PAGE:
In the English at Work section of Spotlight issue 5/22, you read about performance appraisals. Here, you can find out how much you know about feedback processes at work and the language involved.
1. Question time!
2. All’s well that ends well
Lena and Tom are managers from different organizations. They have met at a conference and are discussing staff performance appraisals. Read their first dialogue before doing the exercise below.
Click here to open the dialogue.
Tom: I’m not looking forward to getting back to the office on Monday.
Lena: Why’s that?
Tom: I have to start on the annual performance appraisals for my team. That’s 12 people. It takes ages. First of all, I have to fill in all the appraisal documents. Then, I need to hold a one-hour feedback session with each person. But there are also two urgent reports I have to finish for a board meeting.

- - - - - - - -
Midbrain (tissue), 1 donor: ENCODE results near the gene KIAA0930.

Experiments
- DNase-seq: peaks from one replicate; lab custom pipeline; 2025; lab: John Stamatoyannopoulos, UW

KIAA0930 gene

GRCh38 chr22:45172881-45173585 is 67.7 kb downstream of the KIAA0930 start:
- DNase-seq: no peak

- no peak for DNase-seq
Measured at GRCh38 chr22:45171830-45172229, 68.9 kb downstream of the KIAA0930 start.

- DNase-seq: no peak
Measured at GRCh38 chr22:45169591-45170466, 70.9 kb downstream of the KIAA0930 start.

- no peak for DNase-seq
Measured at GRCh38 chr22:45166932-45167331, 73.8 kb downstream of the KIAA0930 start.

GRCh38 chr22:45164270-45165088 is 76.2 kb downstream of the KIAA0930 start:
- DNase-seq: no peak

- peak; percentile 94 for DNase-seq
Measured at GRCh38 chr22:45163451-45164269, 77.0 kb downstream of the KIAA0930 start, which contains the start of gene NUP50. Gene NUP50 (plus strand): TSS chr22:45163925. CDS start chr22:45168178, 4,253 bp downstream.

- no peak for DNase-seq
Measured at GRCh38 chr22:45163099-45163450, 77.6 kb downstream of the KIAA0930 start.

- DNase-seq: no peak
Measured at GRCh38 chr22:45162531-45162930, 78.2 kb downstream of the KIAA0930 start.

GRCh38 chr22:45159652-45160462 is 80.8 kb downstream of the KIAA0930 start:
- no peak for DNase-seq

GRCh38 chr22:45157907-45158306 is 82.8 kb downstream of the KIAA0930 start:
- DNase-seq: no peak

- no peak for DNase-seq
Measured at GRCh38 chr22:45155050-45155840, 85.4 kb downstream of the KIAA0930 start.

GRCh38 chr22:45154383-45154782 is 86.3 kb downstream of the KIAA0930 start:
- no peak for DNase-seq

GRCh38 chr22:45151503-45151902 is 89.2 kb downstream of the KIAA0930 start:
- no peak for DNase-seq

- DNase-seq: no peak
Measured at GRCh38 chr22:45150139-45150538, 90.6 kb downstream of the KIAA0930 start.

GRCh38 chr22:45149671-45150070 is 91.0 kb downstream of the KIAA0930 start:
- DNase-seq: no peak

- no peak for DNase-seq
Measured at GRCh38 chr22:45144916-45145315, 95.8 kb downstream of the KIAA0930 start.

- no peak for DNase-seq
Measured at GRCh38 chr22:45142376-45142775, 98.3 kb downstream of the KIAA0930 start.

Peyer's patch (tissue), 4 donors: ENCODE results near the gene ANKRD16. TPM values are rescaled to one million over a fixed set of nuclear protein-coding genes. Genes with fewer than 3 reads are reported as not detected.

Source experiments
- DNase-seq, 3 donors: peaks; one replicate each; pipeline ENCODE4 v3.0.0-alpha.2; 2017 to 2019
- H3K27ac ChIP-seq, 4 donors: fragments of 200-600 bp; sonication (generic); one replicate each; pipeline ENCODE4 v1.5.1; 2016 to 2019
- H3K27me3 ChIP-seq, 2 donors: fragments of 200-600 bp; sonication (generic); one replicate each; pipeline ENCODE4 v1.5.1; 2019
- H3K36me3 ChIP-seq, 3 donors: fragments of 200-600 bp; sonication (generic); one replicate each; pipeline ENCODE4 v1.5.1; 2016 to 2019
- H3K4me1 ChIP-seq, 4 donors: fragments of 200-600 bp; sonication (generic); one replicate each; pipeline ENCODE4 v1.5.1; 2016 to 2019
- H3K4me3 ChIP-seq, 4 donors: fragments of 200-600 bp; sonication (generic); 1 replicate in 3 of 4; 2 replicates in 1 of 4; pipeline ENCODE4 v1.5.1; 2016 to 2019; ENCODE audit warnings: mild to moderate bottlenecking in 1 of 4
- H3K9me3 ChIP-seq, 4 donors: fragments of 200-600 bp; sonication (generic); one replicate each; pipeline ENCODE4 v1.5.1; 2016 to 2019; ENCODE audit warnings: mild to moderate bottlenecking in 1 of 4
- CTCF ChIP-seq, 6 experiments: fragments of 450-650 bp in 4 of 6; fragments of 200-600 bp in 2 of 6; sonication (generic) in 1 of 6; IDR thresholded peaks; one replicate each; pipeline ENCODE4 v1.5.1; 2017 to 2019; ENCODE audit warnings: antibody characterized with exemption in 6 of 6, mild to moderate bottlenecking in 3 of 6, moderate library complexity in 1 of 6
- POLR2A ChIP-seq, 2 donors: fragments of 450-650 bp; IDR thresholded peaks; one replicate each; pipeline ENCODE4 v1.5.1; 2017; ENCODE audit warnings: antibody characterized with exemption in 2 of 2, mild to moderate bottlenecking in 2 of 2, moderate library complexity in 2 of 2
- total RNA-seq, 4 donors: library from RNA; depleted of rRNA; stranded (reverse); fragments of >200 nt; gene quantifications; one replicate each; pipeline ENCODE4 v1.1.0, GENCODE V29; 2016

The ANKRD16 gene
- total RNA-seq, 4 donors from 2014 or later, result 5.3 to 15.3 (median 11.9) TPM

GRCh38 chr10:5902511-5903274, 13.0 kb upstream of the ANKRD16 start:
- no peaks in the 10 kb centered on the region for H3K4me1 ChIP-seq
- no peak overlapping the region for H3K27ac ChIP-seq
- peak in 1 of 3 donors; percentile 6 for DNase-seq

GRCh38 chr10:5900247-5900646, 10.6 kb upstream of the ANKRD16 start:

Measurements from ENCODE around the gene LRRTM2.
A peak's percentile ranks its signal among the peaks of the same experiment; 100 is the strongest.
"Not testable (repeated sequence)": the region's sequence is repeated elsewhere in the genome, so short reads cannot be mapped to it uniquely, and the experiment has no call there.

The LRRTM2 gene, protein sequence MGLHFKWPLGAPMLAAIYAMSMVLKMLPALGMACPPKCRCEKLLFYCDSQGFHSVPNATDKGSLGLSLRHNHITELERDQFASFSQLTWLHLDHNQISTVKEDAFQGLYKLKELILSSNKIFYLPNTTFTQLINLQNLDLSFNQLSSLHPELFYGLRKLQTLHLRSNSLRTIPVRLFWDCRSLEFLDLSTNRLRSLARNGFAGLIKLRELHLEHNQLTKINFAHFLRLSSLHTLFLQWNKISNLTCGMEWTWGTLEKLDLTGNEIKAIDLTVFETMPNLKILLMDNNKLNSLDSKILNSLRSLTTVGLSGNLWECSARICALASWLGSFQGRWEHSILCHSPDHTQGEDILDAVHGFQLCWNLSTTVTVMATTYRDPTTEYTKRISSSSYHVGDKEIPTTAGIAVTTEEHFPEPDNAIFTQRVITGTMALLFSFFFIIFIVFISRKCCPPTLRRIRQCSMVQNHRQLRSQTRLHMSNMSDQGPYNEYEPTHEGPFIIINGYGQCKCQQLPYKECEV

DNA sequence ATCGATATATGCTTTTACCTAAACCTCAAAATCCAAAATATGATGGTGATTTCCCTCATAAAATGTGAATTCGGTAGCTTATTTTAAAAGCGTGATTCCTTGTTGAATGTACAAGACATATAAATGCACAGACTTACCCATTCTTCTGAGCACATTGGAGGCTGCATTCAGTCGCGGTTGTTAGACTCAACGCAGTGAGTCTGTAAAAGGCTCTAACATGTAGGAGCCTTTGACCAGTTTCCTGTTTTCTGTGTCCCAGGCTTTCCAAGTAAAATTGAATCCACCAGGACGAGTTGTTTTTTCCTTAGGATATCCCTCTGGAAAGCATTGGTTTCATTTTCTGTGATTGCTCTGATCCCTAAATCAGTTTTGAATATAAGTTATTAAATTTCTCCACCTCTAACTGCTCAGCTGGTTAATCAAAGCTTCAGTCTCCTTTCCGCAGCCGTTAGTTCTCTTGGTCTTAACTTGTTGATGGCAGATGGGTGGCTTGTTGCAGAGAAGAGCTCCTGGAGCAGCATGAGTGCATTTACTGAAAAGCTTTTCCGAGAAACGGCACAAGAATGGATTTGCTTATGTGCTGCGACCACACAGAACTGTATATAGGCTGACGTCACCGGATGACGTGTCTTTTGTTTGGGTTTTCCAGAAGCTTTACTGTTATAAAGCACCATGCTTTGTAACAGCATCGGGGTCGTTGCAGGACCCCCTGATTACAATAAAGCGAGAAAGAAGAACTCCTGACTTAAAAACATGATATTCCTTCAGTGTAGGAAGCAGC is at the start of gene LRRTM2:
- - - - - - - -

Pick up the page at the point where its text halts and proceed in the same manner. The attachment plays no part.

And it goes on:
Lena: Poor you. Thank God I don’t have to do that any more!
Tom: Does that mean you don’t do any annual appraisals at all?
Lena: That’s right. We’ve gone over to a different system and now do regular one-on-one feedback sessions instead.
Tom: Isn’t that even more time-consuming?
Lena: Not really. The sessions are short. We have very clear, specific goals connected to the employee’s career development.
Tom: But how do you assess pay increases if you don’t appraise performance?
Lena: We’ve seen that managers often are biased in their assessments. So, we base the person’s remuneration on an accounting method. This analyses the monetary benefits they bring to the organization.
Tom: I can certainly see there might be some advantages to your way of doing things.
Lena: We also use a 360-degree feedback system run by HR.
Tom: Wow! You certainly take giving feedback seriously. I need to look into this a bit more carefully.
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